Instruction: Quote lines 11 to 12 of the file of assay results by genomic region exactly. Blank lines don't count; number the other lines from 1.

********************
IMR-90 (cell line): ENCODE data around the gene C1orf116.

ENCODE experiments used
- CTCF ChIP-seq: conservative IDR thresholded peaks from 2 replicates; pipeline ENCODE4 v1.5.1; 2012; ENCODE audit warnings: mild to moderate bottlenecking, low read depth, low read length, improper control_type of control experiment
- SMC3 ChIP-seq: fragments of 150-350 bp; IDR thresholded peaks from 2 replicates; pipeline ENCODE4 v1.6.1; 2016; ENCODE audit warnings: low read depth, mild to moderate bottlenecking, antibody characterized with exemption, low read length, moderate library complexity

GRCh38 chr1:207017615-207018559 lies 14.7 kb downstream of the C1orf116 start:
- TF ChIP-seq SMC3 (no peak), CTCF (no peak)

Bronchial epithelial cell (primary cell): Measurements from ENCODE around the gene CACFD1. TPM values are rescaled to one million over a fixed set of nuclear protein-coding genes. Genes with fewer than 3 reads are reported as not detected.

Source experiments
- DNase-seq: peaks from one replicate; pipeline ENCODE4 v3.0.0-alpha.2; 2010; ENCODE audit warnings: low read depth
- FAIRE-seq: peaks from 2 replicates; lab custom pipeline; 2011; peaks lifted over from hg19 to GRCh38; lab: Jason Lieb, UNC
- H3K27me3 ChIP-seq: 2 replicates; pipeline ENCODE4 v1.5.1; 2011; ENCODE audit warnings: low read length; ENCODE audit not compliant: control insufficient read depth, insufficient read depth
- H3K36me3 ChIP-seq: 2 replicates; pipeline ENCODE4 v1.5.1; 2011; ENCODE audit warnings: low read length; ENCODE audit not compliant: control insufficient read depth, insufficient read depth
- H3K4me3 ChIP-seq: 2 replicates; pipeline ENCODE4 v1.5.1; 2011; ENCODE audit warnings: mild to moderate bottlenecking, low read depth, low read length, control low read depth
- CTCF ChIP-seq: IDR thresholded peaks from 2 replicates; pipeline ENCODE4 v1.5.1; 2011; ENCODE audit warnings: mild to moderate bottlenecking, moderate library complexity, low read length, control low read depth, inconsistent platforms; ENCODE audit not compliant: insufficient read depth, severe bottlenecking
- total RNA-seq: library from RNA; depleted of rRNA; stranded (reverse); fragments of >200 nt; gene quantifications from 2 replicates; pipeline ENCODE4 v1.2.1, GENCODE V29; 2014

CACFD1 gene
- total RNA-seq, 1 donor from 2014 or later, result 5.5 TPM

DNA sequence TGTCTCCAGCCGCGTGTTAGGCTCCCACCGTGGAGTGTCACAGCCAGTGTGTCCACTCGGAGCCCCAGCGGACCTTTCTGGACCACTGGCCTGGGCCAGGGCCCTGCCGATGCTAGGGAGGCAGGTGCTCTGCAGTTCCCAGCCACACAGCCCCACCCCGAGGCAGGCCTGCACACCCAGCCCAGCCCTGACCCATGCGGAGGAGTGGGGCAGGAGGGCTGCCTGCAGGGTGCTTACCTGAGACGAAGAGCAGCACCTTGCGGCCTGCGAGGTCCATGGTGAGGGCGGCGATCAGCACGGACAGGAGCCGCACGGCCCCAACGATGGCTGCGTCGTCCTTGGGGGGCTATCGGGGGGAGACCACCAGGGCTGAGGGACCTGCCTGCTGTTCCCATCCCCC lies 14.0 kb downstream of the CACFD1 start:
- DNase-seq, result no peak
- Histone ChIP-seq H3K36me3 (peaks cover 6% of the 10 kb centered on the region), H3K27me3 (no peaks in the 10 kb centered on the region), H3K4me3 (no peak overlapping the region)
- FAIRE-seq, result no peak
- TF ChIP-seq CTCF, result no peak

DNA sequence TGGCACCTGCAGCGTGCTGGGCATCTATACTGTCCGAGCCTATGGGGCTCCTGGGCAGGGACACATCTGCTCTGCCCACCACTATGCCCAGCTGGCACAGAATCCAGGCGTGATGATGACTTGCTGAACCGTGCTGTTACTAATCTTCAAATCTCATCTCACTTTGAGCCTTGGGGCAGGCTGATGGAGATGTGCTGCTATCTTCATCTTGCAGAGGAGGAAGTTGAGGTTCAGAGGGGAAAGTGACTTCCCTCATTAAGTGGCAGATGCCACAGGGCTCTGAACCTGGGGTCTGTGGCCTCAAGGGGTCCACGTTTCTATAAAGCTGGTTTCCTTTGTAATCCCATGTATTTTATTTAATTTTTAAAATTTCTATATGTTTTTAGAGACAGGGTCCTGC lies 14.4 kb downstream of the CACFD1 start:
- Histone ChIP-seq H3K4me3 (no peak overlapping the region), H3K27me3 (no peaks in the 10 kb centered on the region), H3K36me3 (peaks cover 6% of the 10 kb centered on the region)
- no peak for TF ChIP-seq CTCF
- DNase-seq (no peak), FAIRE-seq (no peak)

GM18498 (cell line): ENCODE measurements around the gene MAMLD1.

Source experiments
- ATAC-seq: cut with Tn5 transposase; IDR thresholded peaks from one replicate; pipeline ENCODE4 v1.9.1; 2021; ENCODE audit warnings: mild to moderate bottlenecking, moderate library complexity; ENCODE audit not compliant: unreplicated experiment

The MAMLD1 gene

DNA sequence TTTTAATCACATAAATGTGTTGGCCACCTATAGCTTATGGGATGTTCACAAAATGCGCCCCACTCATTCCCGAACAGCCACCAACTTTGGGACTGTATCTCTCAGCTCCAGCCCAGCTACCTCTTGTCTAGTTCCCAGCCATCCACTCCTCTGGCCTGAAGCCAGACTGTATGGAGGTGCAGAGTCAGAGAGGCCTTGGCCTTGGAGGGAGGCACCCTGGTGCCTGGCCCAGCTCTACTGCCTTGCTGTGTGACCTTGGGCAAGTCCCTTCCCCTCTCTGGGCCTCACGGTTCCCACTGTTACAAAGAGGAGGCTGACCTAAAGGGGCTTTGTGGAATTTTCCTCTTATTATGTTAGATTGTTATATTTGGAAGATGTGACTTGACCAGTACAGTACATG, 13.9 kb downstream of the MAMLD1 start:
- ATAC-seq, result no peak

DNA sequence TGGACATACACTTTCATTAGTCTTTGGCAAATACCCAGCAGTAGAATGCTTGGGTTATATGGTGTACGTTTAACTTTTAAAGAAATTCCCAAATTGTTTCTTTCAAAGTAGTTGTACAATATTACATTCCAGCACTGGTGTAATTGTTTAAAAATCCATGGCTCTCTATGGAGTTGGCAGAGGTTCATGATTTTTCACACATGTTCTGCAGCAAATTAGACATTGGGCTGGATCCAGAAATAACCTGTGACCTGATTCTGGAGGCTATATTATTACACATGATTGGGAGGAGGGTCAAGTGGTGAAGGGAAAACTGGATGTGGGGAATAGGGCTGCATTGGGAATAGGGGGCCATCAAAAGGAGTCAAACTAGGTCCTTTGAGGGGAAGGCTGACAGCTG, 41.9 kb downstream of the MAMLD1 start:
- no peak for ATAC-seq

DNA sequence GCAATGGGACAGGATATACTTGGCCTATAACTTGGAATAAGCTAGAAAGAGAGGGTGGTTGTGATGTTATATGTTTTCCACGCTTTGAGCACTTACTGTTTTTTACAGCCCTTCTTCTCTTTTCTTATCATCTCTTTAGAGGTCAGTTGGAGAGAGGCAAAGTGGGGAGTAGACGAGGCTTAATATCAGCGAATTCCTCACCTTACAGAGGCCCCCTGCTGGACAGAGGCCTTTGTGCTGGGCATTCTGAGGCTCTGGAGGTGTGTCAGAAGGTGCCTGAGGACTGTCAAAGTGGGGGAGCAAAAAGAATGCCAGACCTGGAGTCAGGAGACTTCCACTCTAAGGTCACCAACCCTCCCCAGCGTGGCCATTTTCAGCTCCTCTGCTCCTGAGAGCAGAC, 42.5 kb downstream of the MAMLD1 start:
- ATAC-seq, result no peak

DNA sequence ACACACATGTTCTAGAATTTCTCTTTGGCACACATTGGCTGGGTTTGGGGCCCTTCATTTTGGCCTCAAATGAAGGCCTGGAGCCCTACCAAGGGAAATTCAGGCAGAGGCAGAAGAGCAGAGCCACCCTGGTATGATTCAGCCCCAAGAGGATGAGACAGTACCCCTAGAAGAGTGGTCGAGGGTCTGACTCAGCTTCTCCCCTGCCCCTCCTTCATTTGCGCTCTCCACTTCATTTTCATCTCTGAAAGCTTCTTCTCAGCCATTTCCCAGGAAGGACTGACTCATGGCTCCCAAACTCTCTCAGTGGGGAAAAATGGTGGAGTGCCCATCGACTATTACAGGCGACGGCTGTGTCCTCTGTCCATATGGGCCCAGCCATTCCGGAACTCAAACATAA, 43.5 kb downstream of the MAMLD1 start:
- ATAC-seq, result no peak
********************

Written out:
- H3K27me3 ChIP-seq: 2 replicates; pipeline ENCODE4 v1.5.1; 2011; ENCODE audit warnings: low read length; ENCODE audit not compliant: control insufficient read depth, insufficient read depth
- H3K36me3 ChIP-seq: 2 replicates; pipeline ENCODE4 v1.5.1; 2011; ENCODE audit warnings: low read length; ENCODE audit not compliant: control insufficient read depth, insufficient read depth